In a recent review of an essay collection entitled Bad Music: The Music We Love to Hate, Robert Walser questions the very idea of the book's premise, citing Dave Hickey and Christopher Small and their approach to contextualizing and taking seriously people's genuine pleasures that other critics flatly dismiss.* Guilty pleasures in popular culture are inherently about class and privilege. During my years as a graduate student there have been flare-ups and heated debates about this topic –– among my fellow grad students, in the classroom when I lead discussions, and in much more public forums like seminars and conference panels. It's an intense topic and some people take offense at the very idea of ironic cultural appreciation (i.e. "oh I love Fergie, but only ironically") and guilty pleasures. As a case in point, just a few days ago I noticed that two of my facebook friends joined a group called "Against the concept of guilty pleasures." Thus, the debate rages on. But it brings me to a larger theme in the academic study of music: for many music scholars (by no means all of us), there is the music we passionately enjoy, and then there is the music we study (which, no doubt, has its own passions).
I know of a few music scholars who study pleasures that they consider guilty and a few others who refuse to study the music they love. Some keep these divisions separated in their lives by period (i.e. an 19th century music scholar who is passionate about EMO, the medievalist who is obsessed with Beck), while others have their loves and objects of study in much closer temporal and geographic proximity (i.e. the Brazilianist with a strong interest in contemporary art music, the North African music scholar with a love for jazz, the rock music scholar with a secret passion for Film Music). I even know one ethnomusicologist who began his dissertation research on a particular genre simply because he so passionately hated the music that he wanted to understand its popularity. He's upfront about this, and sometimes I wish others of us would be clear about our motivations in our work. Surely we all make our choices for our subjects of study for a variety of reasons, but I want to challenge this separtion a little bit more.
Just the other night, I ran into some ethnomusicologists at a jazz/fusion show. An old friend of mine was playing with his band and I decided to see them again after numerous prodding emails and phone calls. The show was great as usual, but seeing my colleagues was, well, a little awkward. In one sense, it forced me to read the concert ethnographically and even hindered the experience for what it was. In another sense, none of us was there because we study this music. I know that one of my colleagues was there because he, too, is friends with a member of the band, while the other one simply told me, "yeah, these guys are great! More people should know about them!" Jazz/fusion shows tend to draw a certain demographic, and I couldn't stop paying attention to the fact that as a woman, I was in the minority. And I love this music, but I am extremely uncomfortable studying it. Before I decided to specialize in Brazilian music, I thought I was going to work on the intersections of jazz and electronic dance music. (Ask me some time about my MA exams or my MA thesis...) I changed specializations for many reasons, but among them was that I did not feel comfortable analyzing the musical cultures of my closest childhood friends.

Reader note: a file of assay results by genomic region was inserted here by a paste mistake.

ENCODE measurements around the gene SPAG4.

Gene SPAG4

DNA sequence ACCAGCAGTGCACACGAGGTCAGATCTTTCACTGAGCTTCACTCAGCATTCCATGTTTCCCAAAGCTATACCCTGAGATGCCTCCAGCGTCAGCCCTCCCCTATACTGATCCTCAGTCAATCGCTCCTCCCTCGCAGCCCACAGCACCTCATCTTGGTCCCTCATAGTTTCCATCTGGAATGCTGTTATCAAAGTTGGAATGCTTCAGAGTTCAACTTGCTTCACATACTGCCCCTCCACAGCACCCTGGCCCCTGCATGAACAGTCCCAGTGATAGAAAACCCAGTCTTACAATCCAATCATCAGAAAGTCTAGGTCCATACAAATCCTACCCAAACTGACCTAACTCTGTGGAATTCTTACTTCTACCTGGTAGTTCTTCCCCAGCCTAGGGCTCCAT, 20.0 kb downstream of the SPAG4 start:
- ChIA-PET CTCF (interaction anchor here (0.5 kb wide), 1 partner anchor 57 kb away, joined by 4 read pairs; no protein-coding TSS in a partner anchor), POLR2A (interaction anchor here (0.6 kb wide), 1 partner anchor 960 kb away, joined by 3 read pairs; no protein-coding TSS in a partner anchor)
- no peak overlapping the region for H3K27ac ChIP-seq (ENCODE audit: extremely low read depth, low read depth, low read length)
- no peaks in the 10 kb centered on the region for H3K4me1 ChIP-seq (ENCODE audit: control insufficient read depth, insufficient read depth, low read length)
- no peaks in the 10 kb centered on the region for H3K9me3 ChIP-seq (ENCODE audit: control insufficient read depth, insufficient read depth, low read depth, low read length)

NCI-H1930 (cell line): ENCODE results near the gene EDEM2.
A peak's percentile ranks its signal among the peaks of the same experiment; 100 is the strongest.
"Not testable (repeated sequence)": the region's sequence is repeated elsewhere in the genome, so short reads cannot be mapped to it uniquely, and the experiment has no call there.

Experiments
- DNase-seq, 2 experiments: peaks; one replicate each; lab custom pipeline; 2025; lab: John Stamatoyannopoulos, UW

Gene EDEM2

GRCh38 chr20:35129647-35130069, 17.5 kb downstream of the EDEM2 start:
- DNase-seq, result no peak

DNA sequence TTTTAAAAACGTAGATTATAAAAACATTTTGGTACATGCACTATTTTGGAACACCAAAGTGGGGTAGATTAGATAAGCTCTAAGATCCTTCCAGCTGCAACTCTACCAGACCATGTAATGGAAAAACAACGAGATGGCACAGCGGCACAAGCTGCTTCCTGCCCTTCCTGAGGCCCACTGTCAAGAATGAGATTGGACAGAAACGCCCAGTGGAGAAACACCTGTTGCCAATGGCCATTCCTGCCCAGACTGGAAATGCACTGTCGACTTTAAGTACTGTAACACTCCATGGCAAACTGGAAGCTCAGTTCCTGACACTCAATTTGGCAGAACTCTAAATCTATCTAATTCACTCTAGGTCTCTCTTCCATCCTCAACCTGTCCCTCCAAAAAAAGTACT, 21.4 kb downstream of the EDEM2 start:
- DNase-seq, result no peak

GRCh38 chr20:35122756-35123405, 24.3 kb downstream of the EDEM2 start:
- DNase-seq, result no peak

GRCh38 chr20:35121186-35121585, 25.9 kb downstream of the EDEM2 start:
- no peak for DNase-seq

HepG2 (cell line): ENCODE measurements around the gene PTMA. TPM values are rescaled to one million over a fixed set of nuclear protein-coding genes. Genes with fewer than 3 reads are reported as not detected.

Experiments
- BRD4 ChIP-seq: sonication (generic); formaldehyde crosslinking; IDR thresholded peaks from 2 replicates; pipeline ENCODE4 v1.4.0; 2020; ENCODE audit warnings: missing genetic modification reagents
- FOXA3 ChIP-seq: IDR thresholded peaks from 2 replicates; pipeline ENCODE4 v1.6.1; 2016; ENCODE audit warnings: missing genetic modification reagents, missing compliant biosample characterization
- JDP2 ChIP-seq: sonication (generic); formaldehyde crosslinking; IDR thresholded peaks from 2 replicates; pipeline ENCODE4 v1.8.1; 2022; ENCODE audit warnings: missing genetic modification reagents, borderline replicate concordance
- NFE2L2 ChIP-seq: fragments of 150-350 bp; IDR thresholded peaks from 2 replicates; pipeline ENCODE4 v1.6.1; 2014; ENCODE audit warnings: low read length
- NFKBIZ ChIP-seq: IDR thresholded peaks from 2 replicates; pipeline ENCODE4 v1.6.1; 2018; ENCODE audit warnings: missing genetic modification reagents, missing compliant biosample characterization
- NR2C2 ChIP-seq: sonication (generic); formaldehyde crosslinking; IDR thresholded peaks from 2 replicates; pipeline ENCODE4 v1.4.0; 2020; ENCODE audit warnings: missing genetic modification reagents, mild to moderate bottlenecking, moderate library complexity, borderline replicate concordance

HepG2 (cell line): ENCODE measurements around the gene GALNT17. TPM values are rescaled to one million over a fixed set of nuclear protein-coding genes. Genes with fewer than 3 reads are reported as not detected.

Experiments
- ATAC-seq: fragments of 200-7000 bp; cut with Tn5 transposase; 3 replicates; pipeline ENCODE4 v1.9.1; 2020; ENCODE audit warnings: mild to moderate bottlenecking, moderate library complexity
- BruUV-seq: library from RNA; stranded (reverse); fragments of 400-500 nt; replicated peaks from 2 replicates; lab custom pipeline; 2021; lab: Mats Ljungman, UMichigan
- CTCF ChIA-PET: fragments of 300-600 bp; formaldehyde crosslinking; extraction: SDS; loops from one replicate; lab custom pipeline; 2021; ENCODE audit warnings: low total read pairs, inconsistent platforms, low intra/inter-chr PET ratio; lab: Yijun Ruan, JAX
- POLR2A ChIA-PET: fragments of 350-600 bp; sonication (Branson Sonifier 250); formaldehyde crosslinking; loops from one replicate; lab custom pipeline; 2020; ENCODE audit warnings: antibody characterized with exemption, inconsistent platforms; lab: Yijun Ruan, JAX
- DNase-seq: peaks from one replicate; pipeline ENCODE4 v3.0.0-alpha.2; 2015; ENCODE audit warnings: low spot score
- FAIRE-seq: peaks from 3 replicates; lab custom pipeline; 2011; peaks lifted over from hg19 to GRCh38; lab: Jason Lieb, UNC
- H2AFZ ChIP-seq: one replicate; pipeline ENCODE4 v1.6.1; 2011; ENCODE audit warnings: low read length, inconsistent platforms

Similarly, I discovered during my second year at my MA program that I am incapable of studying music for which I have intense emotions, especially the music I connect with my adolescence. When I decided that musicology was for me, I knew that I would eventually run into this problem – I just never predicted the multitude of ways that it would present itself in my life and in academia. In fact, during my first years as an undergraduate learning about musicology, my mentor told me that for many people, "popular music is either too important for intellectual discussion, or not important enough." Have I fallen prey to the very values that make it so difficult for popular music scholarship to attain the same prestige as, say, the canon?
But these choices and personal observations are my own; they do not apply to everyone. (For example, I know of plenty of excellent scholars who study what they love, regardless, or even because of, that personal attachment.) I have a feeling that many of the essays that caused Robert Walser to react so strongly to Bad Music have to do with scholars attempting to intellectually reconcile the music that causes them mixed emotions and abject reactions with the charge of being popular music scholars. Theoretically, we should take one-hit wonders as seriously as we take Louis Armstrong or jazz/fusion bands, and we should surely be able to study the music that is most dear to us. I guess the question for many of us is whether or not we want to go down that particular rabbit hole of personal taste verses intellectual duty. I'm still unsure myself.
* Robert Walser, Review of Bad Music: The Music We Love to Hate, edited by Christopher J. Washburne and Maiken Derko, New York: Routledge, 2004, Journal of the Society for American Music 1 (2007): 511-516.